Workers must be heard in TFWP Review
Canadians cannot allow business lobbyists to dominate discussion of guest-worker programRead more
Temporary Foreign Worker Program Primer
Launched in the early 1970s, and originally intended for limited high-skilled, high-paying jobs, the Temporary Foreign Worker Program has grown into an economy destroying nightmare that is putting Canadians out of work and enabling the exploitation of vulnerable migrant workers.
Since 2006, the number of Temporary Foreign Workers in Canada has more than tripled. And Alberta is ground zero for the abuse of the program – and of Temporary Foreign workers.
Because Temporary Foreign Workers are dependent on the whims of their employers for their right to stay in Canada, they are at a disadvantage in terms of negotiating for fair wages, safe workplaces and respectful treatment. They face higher rates of wage theft, higher rates of workplace abuse, and often work for lower wages.
Because some unscrupulous employers would rather hire workers they can push around and pay less, they choose not to hire Canadians. This means that Canadian workers are losing their jobs because of the Temporary Foreign Worker program. Even Canadian workers who keep their jobs face diminished wages because they face the threat of being replaced.
The Alberta Federation of Labour has been a leading critic of the program, providing analysis, research and advocacy to help curb the negative impact of the Temporary Foreign Worker Program.
What should be done to the TFWP?
The AFL has repeatedly called for the phasing out of the Temporary Foreign Worker Program, especially in low-wage sectors, because it is driving down wages and blocking the first rungs on the job ladder which traditionally have been filled by young workers, seniors and new immigrants.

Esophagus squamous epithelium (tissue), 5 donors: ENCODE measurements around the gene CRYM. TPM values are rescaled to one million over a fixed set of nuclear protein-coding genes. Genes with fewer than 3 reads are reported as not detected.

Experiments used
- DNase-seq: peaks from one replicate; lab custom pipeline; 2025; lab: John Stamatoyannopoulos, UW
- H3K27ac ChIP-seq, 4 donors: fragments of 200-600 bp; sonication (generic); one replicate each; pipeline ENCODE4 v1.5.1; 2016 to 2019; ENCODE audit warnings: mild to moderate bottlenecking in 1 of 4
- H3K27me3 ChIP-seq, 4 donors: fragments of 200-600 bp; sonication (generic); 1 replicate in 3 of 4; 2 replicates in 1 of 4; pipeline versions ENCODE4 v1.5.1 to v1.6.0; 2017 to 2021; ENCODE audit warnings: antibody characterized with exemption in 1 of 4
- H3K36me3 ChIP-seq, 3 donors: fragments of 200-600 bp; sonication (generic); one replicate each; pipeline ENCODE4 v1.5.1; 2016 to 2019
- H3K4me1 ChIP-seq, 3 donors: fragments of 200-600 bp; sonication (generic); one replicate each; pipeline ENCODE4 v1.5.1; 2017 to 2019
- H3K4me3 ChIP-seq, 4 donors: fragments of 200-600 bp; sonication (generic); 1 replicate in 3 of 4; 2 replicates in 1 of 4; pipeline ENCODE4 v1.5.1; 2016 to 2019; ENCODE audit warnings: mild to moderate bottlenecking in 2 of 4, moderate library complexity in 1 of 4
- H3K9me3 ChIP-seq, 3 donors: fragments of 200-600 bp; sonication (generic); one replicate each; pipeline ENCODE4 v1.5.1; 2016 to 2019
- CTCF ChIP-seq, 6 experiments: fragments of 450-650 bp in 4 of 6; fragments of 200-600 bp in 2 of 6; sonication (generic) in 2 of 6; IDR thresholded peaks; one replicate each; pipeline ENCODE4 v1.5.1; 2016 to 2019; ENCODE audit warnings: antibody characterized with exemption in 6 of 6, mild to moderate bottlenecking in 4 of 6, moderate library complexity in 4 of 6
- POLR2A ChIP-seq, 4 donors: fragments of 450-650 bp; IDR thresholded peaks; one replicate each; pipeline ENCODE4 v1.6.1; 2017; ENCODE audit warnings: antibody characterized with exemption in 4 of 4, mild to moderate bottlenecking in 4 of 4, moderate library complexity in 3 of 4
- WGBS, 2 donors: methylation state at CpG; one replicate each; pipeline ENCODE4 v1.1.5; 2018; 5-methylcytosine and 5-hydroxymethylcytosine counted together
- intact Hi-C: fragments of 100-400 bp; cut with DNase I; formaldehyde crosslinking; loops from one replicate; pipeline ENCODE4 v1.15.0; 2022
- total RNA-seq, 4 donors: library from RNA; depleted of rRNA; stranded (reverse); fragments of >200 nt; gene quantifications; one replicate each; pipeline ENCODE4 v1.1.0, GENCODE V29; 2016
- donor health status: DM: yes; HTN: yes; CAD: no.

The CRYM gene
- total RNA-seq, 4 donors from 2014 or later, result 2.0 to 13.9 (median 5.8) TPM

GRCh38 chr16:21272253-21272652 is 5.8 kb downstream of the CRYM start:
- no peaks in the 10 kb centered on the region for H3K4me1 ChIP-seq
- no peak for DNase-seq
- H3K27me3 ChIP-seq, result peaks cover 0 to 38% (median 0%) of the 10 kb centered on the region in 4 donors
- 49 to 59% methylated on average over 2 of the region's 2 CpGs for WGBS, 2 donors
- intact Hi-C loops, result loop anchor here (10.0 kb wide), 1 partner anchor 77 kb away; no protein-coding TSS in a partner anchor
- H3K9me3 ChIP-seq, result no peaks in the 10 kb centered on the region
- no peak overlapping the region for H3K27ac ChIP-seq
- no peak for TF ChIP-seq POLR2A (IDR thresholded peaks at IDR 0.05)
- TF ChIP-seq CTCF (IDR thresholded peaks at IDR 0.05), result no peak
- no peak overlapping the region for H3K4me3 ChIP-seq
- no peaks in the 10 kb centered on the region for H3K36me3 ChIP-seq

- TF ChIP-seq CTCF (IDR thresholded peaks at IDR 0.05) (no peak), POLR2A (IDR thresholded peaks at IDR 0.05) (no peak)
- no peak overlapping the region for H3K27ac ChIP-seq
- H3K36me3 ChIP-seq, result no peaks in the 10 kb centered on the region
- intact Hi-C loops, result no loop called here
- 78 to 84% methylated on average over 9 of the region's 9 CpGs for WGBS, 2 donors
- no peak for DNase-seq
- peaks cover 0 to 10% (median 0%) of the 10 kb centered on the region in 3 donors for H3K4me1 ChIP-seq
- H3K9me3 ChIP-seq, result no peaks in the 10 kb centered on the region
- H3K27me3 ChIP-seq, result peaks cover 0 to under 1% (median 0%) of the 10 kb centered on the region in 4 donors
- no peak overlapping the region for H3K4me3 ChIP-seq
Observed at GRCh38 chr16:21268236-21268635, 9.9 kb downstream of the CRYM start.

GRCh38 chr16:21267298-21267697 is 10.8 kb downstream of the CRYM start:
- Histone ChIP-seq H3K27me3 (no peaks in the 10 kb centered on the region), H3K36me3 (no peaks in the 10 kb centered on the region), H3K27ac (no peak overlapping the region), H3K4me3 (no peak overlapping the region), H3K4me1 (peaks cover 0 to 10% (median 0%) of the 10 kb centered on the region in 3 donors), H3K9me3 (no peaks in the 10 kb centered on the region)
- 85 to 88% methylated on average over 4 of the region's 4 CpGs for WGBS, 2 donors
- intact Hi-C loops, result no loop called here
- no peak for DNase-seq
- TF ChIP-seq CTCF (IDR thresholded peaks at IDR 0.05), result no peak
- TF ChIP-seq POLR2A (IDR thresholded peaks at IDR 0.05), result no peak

What should happen to Temporary Foreign Workers who are already in Canada?
If someone has come to Canada to work, they should have the right to build a life here. The Alberta Federation of Labour believes that no worker should be beholden to their employer for the right to stay in the country. Workers who are in Canada already should be granted permanent resident status. Then the program should be ended for good.
Don’t we need the Temporary Foreign Worker Program to deal with a labour shortage?
The Alberta Federation of Labour has tracked the use of the TFW program, and has shown conclusively that it is not being used to respond to the availability of workers, but instead being used to drive down wages. During the last recession, employers brought in workers in low-skill, low-wage jobs, even in areas with high unemployment rates.
In a healthy labour market, wages go up when there is a shortage. In the occupations where employers have made the most aggressive use of the TFW program, wages have stagnated and fallen. There is no labour shortage, what there is, is a shortage of employers who are willing to play fair and respond to market pressures.
Aren’t there rules in place to prevent abuse of the TFW program?
There are, but the rules aren’t stringent enough, the rules aren’t being enforced, and bad employers aren’t facing the consequences of their actions.
In 2013, the federal government promised proactive monitoring of Temporary Foreign Worker employers. That has not happened. In 2012, the government launched a black-list of employers who aren’t supposed to be allowed to access the TFW program. As of 2015, there’s only one name on it.
The government keeps promising to curb the abuses of the TFW program, but employers keep finding new ways to exploit migrant workers and to put Canadians out of work.
Clearly, the TFW program needs to be scrapped altogether.